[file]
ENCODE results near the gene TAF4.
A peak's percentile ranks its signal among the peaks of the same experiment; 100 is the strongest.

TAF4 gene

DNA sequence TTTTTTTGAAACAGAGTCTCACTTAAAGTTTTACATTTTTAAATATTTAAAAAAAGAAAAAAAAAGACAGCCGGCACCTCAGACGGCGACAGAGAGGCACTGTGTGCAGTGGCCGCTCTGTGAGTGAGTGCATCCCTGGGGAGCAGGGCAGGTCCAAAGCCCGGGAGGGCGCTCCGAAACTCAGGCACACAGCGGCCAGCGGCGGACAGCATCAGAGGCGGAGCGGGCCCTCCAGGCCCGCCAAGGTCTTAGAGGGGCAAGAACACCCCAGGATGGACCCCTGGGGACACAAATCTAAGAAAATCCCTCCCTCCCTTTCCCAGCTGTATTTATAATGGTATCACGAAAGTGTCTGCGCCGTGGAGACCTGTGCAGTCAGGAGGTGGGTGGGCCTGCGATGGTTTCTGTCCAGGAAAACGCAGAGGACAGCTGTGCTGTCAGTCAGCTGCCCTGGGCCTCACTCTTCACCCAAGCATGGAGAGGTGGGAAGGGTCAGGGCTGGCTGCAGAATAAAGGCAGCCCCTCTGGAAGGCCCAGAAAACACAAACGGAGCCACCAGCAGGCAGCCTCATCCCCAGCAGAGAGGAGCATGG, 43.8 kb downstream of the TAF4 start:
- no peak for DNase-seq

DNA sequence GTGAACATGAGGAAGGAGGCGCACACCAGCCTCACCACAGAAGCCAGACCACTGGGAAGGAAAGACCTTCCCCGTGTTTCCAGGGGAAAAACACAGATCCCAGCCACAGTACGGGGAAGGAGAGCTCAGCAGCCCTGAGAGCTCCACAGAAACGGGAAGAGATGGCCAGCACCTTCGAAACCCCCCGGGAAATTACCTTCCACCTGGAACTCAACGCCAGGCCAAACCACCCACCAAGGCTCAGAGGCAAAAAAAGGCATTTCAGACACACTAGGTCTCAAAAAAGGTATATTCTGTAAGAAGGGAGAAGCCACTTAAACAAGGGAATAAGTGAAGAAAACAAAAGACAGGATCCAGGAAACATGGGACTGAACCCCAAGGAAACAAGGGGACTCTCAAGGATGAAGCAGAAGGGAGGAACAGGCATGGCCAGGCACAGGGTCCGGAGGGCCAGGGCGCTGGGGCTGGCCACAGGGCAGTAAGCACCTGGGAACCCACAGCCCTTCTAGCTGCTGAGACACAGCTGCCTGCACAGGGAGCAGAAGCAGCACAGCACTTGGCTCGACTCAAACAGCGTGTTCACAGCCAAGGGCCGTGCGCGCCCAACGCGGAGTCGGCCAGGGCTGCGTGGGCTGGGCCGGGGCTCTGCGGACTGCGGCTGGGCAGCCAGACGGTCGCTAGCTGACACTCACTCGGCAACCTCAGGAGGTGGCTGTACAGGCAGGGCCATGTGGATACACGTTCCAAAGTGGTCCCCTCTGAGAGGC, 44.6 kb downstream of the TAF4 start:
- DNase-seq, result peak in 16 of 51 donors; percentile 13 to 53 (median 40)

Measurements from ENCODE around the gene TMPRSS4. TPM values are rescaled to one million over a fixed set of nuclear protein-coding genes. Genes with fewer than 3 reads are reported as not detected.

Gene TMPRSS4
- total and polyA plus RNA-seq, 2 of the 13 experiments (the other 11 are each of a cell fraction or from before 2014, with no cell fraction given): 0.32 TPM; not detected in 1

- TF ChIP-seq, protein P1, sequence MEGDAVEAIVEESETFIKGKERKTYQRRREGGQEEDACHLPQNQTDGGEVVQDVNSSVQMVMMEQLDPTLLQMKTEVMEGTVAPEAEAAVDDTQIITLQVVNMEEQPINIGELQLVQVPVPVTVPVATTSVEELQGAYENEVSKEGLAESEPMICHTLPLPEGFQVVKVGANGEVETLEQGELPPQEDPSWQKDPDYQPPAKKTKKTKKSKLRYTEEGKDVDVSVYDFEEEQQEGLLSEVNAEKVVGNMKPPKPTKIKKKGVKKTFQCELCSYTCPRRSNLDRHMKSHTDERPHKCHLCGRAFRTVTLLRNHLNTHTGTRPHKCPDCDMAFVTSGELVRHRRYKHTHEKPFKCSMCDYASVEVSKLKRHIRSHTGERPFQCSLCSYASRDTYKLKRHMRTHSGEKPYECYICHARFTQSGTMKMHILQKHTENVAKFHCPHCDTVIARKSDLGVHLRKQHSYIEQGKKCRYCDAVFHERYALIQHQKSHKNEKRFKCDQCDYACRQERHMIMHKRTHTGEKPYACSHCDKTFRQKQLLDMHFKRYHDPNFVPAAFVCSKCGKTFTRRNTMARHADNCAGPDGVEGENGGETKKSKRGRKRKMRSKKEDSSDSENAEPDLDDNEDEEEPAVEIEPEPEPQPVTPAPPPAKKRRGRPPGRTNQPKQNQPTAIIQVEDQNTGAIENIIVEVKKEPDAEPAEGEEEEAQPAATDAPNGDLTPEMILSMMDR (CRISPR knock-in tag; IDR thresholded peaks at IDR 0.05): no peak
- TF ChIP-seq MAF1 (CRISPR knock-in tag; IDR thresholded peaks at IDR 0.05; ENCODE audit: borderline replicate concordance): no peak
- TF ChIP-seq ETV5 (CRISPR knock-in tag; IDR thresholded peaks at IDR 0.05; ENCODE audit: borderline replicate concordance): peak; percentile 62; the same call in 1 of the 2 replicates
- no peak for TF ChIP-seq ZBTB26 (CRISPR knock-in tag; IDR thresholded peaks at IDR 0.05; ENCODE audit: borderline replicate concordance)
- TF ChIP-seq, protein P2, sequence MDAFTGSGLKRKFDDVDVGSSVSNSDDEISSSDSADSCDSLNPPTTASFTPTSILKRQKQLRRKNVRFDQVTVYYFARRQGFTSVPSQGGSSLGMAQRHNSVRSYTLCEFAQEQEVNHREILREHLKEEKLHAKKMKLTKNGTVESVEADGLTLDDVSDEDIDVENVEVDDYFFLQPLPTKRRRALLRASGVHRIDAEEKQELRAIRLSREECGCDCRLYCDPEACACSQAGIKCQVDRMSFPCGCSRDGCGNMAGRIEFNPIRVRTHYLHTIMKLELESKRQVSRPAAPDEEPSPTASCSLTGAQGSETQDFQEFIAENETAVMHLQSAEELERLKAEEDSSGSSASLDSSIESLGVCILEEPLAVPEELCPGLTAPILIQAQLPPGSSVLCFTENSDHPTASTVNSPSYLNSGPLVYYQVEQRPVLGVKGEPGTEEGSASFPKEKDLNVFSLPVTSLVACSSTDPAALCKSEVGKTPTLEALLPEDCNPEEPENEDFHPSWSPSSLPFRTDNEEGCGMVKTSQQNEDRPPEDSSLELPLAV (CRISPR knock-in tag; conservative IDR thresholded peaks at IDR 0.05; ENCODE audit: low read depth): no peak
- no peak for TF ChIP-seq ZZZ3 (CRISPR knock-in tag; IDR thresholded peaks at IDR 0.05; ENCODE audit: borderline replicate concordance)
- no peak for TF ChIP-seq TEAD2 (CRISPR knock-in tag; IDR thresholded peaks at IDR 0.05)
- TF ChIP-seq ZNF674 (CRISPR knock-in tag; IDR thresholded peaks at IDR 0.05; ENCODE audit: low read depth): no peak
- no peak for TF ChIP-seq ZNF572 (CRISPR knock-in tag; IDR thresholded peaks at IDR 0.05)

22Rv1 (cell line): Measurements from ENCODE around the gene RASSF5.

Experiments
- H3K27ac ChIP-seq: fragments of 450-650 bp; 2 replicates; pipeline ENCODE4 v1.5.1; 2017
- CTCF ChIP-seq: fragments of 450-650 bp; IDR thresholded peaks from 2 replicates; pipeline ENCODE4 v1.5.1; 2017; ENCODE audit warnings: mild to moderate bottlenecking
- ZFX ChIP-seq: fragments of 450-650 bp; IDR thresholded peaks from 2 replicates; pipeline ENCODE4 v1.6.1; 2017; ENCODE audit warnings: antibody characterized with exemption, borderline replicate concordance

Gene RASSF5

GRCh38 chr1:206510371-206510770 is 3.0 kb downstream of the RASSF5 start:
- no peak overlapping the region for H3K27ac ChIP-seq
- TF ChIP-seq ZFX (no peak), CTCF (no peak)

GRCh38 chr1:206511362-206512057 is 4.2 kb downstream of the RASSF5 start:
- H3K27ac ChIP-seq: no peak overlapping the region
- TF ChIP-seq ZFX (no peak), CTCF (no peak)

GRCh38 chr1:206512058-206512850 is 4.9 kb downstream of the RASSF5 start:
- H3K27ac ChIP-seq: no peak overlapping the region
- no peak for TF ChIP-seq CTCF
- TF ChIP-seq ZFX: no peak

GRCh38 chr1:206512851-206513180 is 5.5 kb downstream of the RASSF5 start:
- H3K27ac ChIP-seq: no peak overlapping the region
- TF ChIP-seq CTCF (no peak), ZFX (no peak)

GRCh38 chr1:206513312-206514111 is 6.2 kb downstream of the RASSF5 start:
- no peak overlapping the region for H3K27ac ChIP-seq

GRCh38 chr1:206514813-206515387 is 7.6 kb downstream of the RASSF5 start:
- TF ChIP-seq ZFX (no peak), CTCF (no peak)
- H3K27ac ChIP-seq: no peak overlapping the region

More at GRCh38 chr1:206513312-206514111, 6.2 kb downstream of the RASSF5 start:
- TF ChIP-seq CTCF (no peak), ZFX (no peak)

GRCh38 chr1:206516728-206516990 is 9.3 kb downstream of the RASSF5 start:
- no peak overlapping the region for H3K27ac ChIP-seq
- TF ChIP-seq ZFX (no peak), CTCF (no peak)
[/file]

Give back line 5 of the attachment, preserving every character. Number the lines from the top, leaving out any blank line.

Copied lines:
- no peak for DNase-seq